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by
Rick Moran

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November 11, 2012 - 5:40 am
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We won’t face up to this crisis. But a Romney win would have resulted in the exact same stalemate. A Romney presidency might have improved the situation at the margins, but would have achieved essentially the same results. As for halting the slide toward statism, the president’s hands are pretty much tied as long as the GOP maintains its House majority and the filibuster isn’t completely shelved by the Democrats in the Senate.

The GOP may be reduced to fighting a rear-guard action against efforts by liberals to “transform” America, but as long as they stick together, they should be successful. And it should give us heart that, as Philip Klein points out, Americans agree with the conservative critique of government:

According to exit polls as described by Politico, “53 percent of those surveyed said the government is doing too many things better left to businesses and individuals — a figure that’s risen 10 points since the 2008 election. Comparatively, 41 percent of voters said they believe government should be doing more.”

As bad as things are economically today, they were worse in 2008. As the economy improves, the American people look to the state for assistance less and less and support the idea of limited government more and more. This has been part of the American response to economic hardship for decades, and while there is proselytizing and outreach by conservatives that need to be done in order to remind our fellow citizens of our exceptional nature in this regard, the core belief in this principle is solid and isn’t going anywhere.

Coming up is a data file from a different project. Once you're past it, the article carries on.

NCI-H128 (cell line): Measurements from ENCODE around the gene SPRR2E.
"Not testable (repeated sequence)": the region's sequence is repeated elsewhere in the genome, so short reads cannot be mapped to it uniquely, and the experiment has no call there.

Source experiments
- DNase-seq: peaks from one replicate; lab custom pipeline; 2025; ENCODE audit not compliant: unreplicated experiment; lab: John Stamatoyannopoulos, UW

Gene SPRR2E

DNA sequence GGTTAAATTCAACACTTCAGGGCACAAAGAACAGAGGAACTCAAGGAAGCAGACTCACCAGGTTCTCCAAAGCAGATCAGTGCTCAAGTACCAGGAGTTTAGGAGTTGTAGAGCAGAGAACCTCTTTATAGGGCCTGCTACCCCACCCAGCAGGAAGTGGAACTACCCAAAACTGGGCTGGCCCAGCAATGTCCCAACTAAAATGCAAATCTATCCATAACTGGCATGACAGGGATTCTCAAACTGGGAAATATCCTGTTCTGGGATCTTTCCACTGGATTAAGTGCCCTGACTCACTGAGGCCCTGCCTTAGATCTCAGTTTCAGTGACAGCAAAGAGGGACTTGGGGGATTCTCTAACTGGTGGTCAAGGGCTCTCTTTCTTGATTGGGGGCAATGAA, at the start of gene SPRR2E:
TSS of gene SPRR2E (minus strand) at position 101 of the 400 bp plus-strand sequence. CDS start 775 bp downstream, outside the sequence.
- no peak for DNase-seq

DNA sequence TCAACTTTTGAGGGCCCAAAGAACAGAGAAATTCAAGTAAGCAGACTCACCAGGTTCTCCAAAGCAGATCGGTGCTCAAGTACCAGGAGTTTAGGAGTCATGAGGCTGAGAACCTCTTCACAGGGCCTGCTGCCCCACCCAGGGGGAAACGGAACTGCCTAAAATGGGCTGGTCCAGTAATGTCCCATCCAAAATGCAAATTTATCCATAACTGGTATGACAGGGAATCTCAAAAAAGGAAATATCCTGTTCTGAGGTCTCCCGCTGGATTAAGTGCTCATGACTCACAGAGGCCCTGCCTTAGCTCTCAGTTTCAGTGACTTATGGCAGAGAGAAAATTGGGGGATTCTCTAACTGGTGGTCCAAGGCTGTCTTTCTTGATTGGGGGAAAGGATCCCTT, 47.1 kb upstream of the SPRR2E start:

People like Cooke sell Americans short. There is too much reliance on a “boiling frog” scenario, where we all just sit around and allow the president to have his way with America, radically altering the country and shaping it into his image of a European social democracy. The liberals had two years to accomplish this and the best they could do is Obamacare — a law that both Democrats and Republicans are already talking about drastically reforming.

This election was as much about rejecting Romney as it was about embracing Obama — perhaps moreso. There is nothing fundamentally wrong with Americans, and in four years they will be given another chance to prove it. So let this be the last “woe is us” post-election analysis. Not only is it unhelpful, it’s simply not reflective of reality.

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Rick Moran is PJ Media's Chicago editor and Blog editor at The American Thinker. He is also host of the"RINO Hour of Power" on Blog Talk Radio. His own blog is Right Wing Nut House.
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